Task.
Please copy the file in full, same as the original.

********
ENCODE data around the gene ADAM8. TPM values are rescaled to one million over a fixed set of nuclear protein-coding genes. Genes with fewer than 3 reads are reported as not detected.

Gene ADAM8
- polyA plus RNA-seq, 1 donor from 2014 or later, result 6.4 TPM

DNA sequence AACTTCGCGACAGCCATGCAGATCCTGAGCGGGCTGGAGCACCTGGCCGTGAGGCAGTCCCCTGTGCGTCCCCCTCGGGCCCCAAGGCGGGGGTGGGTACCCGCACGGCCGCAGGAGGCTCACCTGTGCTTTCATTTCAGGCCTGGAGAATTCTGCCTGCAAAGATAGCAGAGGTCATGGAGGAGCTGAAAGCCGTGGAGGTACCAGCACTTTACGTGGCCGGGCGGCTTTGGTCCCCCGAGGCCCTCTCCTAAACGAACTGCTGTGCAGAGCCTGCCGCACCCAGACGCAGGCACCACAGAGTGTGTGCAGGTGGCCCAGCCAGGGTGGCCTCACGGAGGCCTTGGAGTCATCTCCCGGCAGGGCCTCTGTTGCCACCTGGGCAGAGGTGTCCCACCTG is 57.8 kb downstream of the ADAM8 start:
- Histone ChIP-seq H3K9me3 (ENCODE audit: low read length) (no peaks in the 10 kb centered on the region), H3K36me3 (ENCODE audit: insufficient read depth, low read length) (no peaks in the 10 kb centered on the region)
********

ENCODE data around the gene ADAM8. TPM values are rescaled to one million over a fixed set of nuclear protein-coding genes. Genes with fewer than 3 reads are reported as not detected.

Gene ADAM8
- polyA plus RNA-seq, 1 donor from 2014 or later, result 6.4 TPM

DNA sequence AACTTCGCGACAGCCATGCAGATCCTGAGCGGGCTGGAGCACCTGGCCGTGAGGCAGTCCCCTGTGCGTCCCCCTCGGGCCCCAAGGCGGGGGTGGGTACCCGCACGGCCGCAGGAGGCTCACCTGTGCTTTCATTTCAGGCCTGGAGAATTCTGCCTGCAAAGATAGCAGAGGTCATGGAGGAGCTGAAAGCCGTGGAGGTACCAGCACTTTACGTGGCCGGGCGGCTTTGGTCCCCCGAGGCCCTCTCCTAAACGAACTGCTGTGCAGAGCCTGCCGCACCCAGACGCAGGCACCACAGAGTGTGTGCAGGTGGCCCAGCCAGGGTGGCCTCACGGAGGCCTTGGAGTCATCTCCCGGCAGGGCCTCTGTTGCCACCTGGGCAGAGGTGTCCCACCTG is 57.8 kb downstream of the ADAM8 start:
- Histone ChIP-seq H3K9me3 (ENCODE audit: low read length) (no peaks in the 10 kb centered on the region), H3K36me3 (ENCODE audit: insufficient read depth, low read length) (no peaks in the 10 kb centered on the region)